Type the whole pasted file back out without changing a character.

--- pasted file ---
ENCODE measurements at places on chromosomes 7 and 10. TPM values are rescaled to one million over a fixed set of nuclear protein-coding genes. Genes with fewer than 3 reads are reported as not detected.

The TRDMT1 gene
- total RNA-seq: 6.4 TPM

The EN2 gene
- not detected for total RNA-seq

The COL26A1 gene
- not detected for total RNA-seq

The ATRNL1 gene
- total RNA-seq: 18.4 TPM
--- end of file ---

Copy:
ENCODE measurements at places on chromosomes 7 and 10. TPM values are rescaled to one million over a fixed set of nuclear protein-coding genes. Genes with fewer than 3 reads are reported as not detected.

The TRDMT1 gene
- total RNA-seq: 6.4 TPM

The EN2 gene
- not detected for total RNA-seq

The COL26A1 gene
- not detected for total RNA-seq

The ATRNL1 gene
- total RNA-seq: 18.4 TPM